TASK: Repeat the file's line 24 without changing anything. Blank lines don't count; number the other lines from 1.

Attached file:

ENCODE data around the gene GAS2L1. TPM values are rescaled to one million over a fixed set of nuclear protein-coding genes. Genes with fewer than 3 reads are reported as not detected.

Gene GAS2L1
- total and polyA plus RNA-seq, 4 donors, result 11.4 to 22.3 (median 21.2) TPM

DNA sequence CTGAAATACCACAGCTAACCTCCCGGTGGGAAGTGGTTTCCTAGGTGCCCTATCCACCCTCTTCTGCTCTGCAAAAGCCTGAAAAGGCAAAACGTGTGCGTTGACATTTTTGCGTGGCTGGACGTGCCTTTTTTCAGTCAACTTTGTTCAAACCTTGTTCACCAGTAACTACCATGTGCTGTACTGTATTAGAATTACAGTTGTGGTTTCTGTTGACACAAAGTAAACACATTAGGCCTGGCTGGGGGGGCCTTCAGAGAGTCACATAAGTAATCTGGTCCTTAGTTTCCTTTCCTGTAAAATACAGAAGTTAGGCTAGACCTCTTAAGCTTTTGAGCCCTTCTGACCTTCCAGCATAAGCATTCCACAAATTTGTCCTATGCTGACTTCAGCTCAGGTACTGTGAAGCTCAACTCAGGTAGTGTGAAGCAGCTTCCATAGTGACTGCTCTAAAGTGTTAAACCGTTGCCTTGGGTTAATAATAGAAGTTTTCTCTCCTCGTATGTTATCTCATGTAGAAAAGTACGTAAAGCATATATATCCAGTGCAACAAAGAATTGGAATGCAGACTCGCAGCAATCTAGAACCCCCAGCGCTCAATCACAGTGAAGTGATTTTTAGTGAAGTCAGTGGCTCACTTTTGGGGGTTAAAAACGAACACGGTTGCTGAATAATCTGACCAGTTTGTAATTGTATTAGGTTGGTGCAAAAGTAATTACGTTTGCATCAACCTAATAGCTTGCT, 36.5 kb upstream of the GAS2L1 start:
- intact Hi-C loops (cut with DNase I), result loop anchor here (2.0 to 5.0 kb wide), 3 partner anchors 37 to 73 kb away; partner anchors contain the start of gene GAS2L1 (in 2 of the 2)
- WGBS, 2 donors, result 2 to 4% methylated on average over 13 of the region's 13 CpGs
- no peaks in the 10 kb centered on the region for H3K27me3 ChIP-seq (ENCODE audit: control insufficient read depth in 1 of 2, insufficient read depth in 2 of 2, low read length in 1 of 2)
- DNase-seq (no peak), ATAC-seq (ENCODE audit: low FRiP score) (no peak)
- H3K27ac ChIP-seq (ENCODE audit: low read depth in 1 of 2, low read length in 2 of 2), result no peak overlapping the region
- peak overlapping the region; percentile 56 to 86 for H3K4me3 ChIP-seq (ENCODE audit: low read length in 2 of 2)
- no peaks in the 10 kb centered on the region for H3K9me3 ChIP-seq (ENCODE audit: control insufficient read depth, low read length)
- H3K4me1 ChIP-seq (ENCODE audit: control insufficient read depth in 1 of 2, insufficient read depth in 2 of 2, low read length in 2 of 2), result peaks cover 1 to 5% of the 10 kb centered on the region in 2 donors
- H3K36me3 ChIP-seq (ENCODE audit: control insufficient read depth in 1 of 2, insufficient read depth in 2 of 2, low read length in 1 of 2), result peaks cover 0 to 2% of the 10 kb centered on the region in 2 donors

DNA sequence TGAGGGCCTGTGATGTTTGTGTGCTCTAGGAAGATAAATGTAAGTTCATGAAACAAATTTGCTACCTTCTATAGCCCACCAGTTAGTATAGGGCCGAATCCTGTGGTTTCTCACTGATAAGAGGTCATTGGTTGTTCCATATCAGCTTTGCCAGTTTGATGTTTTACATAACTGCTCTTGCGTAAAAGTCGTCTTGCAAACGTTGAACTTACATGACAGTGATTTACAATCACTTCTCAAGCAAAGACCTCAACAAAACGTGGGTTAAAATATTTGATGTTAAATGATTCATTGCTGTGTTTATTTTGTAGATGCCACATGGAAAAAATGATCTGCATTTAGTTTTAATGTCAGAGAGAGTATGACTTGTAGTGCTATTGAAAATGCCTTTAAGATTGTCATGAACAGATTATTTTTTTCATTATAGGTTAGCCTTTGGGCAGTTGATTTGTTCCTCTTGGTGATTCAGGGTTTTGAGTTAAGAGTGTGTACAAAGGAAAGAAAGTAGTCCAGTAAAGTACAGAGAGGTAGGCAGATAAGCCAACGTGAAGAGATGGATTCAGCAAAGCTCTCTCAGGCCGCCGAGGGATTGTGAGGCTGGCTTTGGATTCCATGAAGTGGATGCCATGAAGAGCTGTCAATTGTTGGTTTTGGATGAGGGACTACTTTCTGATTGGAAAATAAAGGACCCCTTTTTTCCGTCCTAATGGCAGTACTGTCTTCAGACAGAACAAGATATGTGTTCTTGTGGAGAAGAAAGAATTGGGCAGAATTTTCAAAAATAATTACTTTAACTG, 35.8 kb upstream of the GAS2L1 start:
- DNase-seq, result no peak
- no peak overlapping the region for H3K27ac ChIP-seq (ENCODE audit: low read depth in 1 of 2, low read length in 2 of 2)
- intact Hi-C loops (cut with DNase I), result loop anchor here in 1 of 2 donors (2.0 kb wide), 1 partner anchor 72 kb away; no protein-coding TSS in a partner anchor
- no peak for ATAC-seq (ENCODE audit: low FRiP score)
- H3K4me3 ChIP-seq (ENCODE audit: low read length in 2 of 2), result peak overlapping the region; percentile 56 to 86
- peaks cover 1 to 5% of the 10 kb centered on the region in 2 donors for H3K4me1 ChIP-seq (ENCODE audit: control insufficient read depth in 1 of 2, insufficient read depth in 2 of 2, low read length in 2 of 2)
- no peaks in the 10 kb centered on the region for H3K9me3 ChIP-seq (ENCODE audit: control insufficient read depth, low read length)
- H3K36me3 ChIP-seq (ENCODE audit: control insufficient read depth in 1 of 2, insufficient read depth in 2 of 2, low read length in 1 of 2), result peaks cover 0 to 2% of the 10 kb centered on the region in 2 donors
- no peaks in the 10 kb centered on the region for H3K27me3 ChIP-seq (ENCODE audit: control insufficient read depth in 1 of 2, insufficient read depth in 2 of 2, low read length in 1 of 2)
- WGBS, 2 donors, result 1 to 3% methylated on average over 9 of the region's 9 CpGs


- WGBS, 2 donors, result 1 to 3% methylated on average over 9 of the region's 9 CpGs